Following the tsunami, the operators had no power for the pumps that circulate the primary coolant to the heat exchangers. The only way to remove the decay heat was to boil the water in the core. After the normal feed water supplies were exhausted, they activated the system to supply sea water to the core, knowing this would render the plant unfit to return to operation. In this way, the reactors were maintained in a relatively stable condition, allowing the water to boil, and releasing the resulting steam to the containment building. Since this is a Boiling Water Reactor (BWR), it is good at boiling water. Operating with the water level 1.7 to 2 meters below the top of the core, they mimicked power operation; the core normally operates at power with the water level well below the top of the core, the top part being cooled by steam. Cold water in, steam out, is a crude but effective means of cooling.
Before using sea water, according to reports, water levels are thought to have dropped far enough to allow the fuel to overheat, damaging some of the fuel cladding. When overheated, the cladding (Zirconium) reacts, claiming oxygen from the water. Water, less oxygen, is hydrogen. When vented to the containment and then to the outer building, the hydrogen built up, and eventually exploded, destroying the enclosing building. With compromised fuel, the steam being vented contains radioactive fission products. The design of BWRs is such that this venting goes through a water bath (in the Torus), that filters out all but the most volatile fission products.
With time, the heat generated in used fuel (both in the core and in the fuel pool) decreases. From an initial power of about 2% of full power an hour after shutdown (when the coolant pumps lost power) to about 0.2% a week later, the amount of steam venting decreases, and releases can be controlled and planned for favorable weather conditions.
A second concern arose because of the inability to provide cooling for the used-fuel pool in Unit 4, and later Unit 3. The Unit 4 pool was of concern because, for maintenance, the entire core had been off-loaded into the pool in November (it is believed that two older core loadings were also in this pool, awaiting transfer to the central storage pool). With only a few months cooling, the residual heat is sufficient to raise the temperature of the water in the pool to boiling within several days or weeks. There is also some suggestion that the earthquake may have sloshed some water out of the pool. In any case, the fuel pools for Units 3 and 4 eventually were thought to be losing enough water such that the fuel would no longer be adequately cooled. Since the fuel pools are outside the primary containment, leakage from these pools can spread contamination more readily than that from the reactor core. High-power water hoses have been used to maintain water in the fuel pools.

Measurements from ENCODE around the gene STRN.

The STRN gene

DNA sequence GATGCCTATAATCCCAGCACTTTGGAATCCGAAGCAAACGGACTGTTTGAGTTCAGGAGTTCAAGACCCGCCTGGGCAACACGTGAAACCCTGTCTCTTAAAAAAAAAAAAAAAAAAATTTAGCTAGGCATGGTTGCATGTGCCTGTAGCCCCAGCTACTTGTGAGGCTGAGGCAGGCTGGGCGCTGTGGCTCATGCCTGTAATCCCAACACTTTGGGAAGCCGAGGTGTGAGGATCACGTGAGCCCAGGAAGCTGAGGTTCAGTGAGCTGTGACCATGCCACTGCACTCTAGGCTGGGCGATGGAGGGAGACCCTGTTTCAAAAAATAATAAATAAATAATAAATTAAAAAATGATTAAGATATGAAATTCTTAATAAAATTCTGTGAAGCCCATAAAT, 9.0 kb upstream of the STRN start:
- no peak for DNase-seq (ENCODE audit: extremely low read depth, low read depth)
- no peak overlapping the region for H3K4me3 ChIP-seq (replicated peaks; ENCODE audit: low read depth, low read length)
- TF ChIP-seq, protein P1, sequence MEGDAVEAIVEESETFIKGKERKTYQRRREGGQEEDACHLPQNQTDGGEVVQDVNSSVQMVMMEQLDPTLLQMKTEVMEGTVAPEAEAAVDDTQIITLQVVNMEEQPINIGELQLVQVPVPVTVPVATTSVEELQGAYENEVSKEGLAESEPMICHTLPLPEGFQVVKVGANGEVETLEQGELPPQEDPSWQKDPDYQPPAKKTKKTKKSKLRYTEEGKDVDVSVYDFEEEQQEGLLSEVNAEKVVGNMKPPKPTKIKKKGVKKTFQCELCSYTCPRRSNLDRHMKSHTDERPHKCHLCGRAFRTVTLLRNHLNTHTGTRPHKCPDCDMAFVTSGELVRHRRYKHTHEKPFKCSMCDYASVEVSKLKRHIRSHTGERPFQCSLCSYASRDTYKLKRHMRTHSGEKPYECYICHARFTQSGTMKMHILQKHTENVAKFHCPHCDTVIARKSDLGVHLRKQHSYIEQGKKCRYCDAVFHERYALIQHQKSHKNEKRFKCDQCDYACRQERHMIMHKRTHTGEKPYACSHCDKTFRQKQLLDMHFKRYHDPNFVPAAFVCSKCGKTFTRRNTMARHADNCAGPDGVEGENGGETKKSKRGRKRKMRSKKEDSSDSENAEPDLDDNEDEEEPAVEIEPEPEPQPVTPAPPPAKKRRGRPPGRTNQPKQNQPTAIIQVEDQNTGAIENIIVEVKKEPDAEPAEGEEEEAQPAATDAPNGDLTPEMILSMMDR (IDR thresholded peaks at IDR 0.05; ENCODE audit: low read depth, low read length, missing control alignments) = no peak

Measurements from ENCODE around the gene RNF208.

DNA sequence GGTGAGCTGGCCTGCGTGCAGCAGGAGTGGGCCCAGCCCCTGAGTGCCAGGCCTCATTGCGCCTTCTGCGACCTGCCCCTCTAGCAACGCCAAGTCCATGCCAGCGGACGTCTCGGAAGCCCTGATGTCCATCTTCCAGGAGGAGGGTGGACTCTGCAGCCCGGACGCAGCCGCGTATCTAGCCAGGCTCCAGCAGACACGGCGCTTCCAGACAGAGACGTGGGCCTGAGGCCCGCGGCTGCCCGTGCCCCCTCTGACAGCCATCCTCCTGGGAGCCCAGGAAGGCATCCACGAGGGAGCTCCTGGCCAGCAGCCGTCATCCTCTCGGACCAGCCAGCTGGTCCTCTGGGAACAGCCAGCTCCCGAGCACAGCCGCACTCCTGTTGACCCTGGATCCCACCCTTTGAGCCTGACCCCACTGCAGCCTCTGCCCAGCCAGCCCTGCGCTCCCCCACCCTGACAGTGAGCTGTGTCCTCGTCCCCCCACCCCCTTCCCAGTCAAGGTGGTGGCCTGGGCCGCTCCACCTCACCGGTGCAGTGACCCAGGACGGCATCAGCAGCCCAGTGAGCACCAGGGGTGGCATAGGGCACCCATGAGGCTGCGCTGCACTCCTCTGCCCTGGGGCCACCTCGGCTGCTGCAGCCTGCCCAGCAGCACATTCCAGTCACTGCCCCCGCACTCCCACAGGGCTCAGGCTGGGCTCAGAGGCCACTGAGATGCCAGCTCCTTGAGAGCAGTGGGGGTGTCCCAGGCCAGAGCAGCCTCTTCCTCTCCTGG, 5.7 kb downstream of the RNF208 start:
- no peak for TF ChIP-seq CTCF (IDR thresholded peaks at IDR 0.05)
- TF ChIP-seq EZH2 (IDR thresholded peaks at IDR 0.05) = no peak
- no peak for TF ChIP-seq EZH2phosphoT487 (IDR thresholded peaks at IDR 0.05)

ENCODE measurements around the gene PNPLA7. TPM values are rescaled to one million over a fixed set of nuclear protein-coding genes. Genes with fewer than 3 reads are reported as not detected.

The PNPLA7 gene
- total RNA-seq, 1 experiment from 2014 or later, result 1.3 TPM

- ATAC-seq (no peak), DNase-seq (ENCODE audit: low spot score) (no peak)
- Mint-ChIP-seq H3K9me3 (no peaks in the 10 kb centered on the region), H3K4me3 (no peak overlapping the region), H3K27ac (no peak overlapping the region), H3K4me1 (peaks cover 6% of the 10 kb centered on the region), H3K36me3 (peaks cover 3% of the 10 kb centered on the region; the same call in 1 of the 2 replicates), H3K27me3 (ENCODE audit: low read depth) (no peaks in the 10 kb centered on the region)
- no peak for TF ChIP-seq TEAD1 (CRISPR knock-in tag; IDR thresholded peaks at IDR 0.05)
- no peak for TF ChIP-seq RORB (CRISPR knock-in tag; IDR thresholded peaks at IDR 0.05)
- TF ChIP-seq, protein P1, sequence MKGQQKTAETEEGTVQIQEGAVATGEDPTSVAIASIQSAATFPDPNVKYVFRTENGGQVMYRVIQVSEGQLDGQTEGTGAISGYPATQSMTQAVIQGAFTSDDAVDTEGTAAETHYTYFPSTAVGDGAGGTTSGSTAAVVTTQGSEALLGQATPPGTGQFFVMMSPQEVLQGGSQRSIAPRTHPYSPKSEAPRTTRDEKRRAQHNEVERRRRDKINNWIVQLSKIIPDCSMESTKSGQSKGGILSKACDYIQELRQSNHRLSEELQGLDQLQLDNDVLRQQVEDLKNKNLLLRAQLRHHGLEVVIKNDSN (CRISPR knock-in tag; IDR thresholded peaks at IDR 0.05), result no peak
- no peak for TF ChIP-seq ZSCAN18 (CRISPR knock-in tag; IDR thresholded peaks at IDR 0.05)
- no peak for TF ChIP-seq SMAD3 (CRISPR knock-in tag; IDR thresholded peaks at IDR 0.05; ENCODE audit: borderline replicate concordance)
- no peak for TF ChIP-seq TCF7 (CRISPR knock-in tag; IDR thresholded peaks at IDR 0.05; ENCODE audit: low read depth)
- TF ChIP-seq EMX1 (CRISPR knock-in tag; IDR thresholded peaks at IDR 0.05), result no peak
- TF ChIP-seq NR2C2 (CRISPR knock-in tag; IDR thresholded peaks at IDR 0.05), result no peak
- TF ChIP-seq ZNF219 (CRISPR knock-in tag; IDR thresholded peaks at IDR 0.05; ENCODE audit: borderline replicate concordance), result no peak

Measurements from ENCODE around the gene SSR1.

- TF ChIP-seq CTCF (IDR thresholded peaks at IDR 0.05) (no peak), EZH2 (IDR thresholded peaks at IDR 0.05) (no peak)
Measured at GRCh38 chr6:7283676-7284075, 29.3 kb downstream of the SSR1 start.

While many areas within the plant complex itself, and localized areas as far away as 20 Km may require cleanup of the contamination released from the reactors and from the fuel pools, there is no indication that there are any areas that will require long term isolation or exclusion.
It is not the purpose of this paper to anticipate the lessons to be learned from this event, but a few items may be noted. One lesson will dominate all others:
Prolonged lack of electrical power must be precluded.
While the designers believed their design included sufficient redundancies (diesels, batteries, redundant connections to the electrical grid), the simultaneous extended loss of all sources of power left the operators dependant on creative responses. This lesson is applicable both to the reactor and to fuel pools.
All nuclear installations will probably be required to do a complete review of the security of their access to electrical power. It may be noted that this lesson is applicable to many more activities than just nuclear power. Extended loss of electrical power in any major metropolitan area would generate a monstrous crisis. The loss of power was irrelevant to other activities in the region near the Fukushima plant because they were destroyed by the tsunami.
Other lessons that will be learned that may be expected to impact existing plants include:
Better means of control of hydrogen buildup in the case of fuel damage may be required.
In addition, detailed examinations of the Fukushimi plants will provide evidence of the margins available in seismic protection. Detailed reconstruction of the event will give very helpful insights into the manner that fission product can release from damaged fuel, and their transport.
Applicability of Fukushima Information to MOX-fueled Reactors: